Format: Presentation & Discussion
No. of attendees: 8
Host name: Bridget Spence (Senior Sustainable Transport Planner, City of Casey)
Scribe: Matthew Diemer
What was the session about?
Parking as an integral part of the transport system that also plays a major role in the shape of our cities.
There is a lack of research and general guidance for those tasked with parking management.
The new parking management paradigm is attempting to gradually move away from the ‘predict and provide’ approach: new policies such as unbundled parking, parking maximums, and demand responsive pricing are leading this change.
Technology is also aiding in improved user information and guidance
Demand Responsive Parking:
- Cost is directly related to demand, resulting in more efficient usage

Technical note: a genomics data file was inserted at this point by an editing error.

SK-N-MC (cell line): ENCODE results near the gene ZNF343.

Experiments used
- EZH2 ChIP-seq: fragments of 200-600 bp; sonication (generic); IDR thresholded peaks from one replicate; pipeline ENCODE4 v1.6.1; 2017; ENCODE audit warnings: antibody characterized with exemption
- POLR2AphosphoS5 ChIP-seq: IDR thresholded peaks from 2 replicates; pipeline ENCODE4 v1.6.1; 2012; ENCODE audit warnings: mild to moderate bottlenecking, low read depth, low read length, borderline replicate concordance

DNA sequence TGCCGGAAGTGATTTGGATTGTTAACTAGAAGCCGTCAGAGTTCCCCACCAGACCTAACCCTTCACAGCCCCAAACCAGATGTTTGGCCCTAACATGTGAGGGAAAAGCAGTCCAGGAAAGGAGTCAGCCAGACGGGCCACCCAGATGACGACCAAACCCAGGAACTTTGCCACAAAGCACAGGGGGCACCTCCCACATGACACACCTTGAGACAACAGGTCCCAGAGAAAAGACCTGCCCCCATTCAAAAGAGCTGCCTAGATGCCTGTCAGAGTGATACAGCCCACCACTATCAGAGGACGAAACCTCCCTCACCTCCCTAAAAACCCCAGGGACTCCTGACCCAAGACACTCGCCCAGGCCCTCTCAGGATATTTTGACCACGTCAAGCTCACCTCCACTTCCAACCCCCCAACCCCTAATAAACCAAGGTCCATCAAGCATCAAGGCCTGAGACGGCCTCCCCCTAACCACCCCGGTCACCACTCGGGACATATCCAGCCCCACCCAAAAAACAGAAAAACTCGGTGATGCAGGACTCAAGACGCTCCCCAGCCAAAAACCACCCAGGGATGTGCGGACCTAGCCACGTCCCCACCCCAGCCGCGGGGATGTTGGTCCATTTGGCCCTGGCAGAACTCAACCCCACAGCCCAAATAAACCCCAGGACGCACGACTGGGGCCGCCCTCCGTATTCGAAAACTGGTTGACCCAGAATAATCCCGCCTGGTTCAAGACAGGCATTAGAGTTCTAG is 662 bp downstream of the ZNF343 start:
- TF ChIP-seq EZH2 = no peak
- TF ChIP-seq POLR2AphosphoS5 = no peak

Facilities higher turnover rates while maintaining 85% occupancy
Pioneered by SFpark scheme in San Francisco, where it was found that the program resulted in a reduction in amount of parking infringements
High impact on efficient parking management
Most effective in areas where alternative modes of transport are available
- Important conversation starter about parking supply
May be restrictive or may still result in an oversupply (particularly if maximums are set higher than actual demand)
Removal of parking minimums tends to be more effective than setting maximums
Is it justified to charge for parking in all areas? Knowledge of parking usage activity can help to make this judgement. Making assumptions without knowing the activities that are taking place can do more harm than good.
Technology is helping to make these more informed decisions